Another study found that core strengthening programs helped to improve functional mobility measures in adults between the ages of 55 to 70 resulting in increased independence in the community.[viii]

Fall Injury Prevention Programs

Exercise can have a significant effect on the aging process. In addition to improving strength, flexibility and balance, exercise has been shown to reduce the risk of cardiovascular disease, stroke, diabetes and some types of cancer, improve mental health, delay onset of dementia and improve quality of life and well being.[ix]

Training the proper muscles for balance and core stability requires proper assessment, instruction and feedback.  At Propel Physiotherapy our experienced and knowledgeable physiotherapists and exercise specialists are well trained in providing comprehensive and challenging balance and core stability training for seniors fall injury prevention.

Our therapists are skilled in adapting, modifying, and working with seniors to develop the programs that are best suited to the clients needs.  Our passionate and skilled staff can help keep you independent and pain free to help you live your best. 

References

[i] Pearson C., St-Arnaud J., Geran L., Understanding seniors’ risk of falling and their perception of risk. Statistics Canada Catalogue no. 82-6254-X

[ii] Kang KY. Effects of core muscle stability training on the weight distribution and stability of the elderly. J Phys Ther Sci. 2015;27(10):3163-3165. doi:10.1589/jpts.27.3163

[iii] Balogun JA, Akindele KA, Nihinlola JO, et al. : Age-related changes in balance performance. Disabil Rehabil, 1994, 16: 58–62.

[iv] Distefano G, Goodpaster BH. Effects of Exercise and Aging on Skeletal Muscle. Cold Spring Harb Perspect Med. 2018;8(3):a029785. Published 2018 Mar 1. doi:10.1101/cshperspect.a029785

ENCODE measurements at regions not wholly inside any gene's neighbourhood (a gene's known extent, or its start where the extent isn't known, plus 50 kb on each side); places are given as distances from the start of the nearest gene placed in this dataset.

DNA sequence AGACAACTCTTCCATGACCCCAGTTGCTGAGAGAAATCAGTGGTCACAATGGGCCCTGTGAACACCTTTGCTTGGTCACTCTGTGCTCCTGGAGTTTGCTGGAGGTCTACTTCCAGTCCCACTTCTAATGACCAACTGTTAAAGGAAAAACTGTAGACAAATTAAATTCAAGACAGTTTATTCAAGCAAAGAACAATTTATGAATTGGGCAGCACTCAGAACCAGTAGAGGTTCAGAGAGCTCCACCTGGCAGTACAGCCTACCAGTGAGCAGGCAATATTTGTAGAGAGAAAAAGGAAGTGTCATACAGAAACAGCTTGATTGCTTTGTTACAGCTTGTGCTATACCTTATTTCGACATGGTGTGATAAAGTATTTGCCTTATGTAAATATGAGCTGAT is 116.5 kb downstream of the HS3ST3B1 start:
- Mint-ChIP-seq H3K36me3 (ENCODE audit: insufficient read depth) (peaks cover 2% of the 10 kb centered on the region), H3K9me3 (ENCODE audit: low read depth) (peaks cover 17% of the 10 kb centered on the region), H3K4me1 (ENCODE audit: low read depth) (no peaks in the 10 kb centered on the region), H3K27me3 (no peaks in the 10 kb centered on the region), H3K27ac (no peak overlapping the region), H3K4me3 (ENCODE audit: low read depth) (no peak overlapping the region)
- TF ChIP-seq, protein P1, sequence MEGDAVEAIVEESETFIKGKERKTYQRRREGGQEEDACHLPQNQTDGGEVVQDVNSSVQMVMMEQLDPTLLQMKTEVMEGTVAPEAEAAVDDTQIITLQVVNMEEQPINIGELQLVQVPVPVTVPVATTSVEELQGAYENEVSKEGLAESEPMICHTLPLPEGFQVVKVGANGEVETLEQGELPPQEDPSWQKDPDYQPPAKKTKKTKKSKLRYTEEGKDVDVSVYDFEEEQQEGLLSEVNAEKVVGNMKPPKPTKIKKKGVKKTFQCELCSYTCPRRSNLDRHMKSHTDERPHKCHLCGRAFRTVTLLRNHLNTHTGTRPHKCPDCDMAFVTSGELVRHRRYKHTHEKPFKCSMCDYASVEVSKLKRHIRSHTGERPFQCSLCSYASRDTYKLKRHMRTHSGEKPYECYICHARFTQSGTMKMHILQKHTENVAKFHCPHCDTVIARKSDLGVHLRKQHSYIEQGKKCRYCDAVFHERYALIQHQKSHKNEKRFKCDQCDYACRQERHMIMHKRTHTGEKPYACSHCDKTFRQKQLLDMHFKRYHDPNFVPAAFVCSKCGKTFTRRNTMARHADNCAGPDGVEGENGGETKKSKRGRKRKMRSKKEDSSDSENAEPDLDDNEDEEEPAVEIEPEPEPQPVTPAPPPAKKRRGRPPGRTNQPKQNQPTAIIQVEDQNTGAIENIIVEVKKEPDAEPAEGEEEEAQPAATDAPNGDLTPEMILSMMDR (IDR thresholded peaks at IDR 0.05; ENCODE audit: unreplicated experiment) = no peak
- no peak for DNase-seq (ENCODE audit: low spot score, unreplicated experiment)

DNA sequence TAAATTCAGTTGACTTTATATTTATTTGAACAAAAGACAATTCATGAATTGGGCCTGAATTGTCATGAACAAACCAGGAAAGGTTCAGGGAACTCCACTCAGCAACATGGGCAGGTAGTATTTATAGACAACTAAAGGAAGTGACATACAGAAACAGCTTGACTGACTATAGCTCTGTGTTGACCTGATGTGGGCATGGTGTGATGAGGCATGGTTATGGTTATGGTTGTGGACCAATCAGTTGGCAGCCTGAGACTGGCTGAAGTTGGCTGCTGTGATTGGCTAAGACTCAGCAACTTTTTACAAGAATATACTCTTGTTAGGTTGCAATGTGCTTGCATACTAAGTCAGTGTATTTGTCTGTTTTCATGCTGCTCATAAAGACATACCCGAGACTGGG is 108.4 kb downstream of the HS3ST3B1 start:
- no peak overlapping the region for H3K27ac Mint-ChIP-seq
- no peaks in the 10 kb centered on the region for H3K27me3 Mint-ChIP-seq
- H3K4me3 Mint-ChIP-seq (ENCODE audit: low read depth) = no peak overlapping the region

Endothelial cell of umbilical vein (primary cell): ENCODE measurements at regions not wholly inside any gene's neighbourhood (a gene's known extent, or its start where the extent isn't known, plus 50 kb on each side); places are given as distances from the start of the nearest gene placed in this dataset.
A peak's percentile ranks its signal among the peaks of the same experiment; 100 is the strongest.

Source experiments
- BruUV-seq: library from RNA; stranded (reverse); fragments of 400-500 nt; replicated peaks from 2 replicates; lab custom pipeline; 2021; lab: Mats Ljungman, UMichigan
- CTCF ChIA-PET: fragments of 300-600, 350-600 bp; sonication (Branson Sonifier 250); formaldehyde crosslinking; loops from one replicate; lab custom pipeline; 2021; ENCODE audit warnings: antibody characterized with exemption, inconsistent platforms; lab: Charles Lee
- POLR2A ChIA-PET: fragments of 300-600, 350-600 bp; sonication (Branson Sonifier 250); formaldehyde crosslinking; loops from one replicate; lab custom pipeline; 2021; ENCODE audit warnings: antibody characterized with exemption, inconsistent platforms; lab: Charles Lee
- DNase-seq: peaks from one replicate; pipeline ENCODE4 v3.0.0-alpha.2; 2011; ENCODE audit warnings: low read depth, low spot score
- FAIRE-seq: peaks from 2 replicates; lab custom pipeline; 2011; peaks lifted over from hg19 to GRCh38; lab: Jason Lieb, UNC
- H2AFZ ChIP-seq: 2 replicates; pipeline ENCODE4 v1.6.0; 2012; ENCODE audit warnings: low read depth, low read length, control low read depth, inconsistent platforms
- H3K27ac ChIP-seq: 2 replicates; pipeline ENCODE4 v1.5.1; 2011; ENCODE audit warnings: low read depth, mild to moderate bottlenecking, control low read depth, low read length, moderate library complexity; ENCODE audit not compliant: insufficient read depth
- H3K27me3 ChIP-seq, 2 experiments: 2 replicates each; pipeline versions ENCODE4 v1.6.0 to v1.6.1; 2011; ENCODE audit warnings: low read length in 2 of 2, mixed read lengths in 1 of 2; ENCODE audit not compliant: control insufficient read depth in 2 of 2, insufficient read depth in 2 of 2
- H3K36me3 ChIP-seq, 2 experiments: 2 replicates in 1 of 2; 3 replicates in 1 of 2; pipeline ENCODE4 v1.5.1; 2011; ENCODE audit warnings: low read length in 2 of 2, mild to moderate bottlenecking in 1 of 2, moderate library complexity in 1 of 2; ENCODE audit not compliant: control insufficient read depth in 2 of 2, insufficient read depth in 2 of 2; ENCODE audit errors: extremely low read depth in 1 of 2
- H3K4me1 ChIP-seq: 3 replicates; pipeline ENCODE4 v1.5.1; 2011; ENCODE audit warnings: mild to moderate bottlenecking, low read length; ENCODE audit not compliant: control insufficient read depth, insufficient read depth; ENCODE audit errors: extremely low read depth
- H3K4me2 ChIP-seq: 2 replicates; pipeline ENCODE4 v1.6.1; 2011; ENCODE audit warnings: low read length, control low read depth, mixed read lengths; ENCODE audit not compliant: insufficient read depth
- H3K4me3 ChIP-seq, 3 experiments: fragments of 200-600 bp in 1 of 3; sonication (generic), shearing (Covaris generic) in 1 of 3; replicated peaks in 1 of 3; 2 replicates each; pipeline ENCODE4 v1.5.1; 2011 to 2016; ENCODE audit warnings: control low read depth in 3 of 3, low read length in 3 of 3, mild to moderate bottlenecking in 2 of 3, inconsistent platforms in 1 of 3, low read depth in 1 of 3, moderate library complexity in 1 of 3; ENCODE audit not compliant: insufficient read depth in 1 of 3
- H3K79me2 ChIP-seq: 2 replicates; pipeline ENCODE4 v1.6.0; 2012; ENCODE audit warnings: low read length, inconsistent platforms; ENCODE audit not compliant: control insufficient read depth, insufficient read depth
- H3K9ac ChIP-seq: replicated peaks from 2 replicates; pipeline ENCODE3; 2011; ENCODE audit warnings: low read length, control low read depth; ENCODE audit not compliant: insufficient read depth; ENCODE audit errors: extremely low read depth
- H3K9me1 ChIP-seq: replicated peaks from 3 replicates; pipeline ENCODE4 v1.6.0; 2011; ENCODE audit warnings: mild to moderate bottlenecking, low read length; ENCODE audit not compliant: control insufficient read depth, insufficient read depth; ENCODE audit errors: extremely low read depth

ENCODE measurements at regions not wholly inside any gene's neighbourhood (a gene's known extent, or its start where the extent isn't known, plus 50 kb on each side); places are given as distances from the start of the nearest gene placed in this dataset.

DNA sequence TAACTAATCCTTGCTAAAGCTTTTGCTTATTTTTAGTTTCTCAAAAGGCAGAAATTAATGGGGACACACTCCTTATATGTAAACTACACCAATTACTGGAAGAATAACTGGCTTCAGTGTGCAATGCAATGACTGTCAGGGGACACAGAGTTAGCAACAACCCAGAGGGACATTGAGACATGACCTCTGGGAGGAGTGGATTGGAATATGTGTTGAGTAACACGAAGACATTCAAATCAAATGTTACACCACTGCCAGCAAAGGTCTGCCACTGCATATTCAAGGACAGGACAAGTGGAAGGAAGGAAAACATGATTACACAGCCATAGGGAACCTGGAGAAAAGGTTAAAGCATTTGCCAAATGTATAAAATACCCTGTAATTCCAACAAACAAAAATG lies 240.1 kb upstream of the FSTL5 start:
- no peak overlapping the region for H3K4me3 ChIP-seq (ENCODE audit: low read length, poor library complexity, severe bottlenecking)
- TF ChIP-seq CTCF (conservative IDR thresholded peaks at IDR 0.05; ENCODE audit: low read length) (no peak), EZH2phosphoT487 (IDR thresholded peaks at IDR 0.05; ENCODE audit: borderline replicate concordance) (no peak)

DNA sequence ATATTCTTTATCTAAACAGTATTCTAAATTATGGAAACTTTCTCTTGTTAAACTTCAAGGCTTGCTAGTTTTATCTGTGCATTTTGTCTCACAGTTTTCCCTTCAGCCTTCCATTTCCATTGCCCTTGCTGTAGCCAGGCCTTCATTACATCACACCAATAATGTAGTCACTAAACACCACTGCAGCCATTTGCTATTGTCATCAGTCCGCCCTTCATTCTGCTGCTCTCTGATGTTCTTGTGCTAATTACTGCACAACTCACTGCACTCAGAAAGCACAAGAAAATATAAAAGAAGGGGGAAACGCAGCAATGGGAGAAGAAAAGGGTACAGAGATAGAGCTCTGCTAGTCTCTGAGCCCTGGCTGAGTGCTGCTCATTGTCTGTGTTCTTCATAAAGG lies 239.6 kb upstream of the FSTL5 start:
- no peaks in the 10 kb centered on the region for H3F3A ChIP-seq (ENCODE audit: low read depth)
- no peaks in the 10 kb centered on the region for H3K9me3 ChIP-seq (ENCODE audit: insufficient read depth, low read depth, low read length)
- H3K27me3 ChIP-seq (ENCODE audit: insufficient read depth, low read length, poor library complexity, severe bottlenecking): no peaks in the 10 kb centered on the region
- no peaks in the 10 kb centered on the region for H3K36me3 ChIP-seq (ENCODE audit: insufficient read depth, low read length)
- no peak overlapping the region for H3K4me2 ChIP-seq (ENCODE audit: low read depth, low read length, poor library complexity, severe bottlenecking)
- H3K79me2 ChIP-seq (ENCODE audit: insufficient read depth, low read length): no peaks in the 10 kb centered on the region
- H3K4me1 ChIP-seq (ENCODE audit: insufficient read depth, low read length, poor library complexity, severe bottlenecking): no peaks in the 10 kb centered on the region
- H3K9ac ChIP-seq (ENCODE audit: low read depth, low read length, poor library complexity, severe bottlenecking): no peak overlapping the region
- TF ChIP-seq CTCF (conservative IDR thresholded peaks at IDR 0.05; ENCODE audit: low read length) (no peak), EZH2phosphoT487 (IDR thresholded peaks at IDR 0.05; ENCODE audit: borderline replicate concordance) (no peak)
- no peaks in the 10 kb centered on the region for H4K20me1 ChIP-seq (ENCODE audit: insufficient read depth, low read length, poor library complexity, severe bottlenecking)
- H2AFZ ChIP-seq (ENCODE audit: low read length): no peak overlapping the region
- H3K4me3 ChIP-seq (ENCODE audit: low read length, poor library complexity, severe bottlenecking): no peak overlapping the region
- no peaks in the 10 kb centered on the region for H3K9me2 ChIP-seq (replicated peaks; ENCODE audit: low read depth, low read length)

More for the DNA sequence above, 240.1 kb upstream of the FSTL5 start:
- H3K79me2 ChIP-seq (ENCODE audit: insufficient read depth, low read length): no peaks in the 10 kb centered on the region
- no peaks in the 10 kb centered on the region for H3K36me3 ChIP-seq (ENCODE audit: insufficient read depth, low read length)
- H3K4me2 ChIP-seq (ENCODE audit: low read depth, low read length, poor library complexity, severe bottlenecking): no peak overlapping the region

[v] El-Khoury F, Cassou B, Charles M, et al. The effect of fall prevention exercise programmes on fall induced injuries in community dwelling older adultsBritish Journal of Sports Medicine 2015;49:1348.

[vi] Core Stability, Physiopedia

[vii] Ko DS, Jung DI, Jeong MA. Analysis of Core Stability Exercise Effect on the Physical and Psychological Function of Elderly Women Vulnerable to Falls during Obstacle Negotiation. J Phys Ther Sci. 2014;26(11):1697-1700. doi:10.1589/jpts.26.1697

[viii] Nishad Abdul Latheef Majida, Nizar Abdul Majeed Kutty. Randomized Controlled Trial of Core Strength Training in Older Adults: Effects on Functional Mobility. Scholars Academic Journal of Biosciences (SAJB) ISSN 2321-6883 (Online) Sch. Acad. J. Biosci., 2015; 3(1A):19-25

[ix] Langhammer B, Bergland A, Rydwik E. The Importance of Physical Activity Exercise among Older People. Biomed Res Int. 2018;2018:7856823. Published 2018 Dec 5. doi:10.1155/2018/7856823

Written by

Kathy Mileski
Kathy MileskiRegistered Physiotherapist and Mindfulness Trainer
Kathy Mileski loves the idea of helping others be as mobile and active as they possibly can. She believes that every person has the potential to do amazing things. That belief bolstered by her training and experience has helped her clients to achieve success in their rehab goals no matter where they are in terms of their recovery.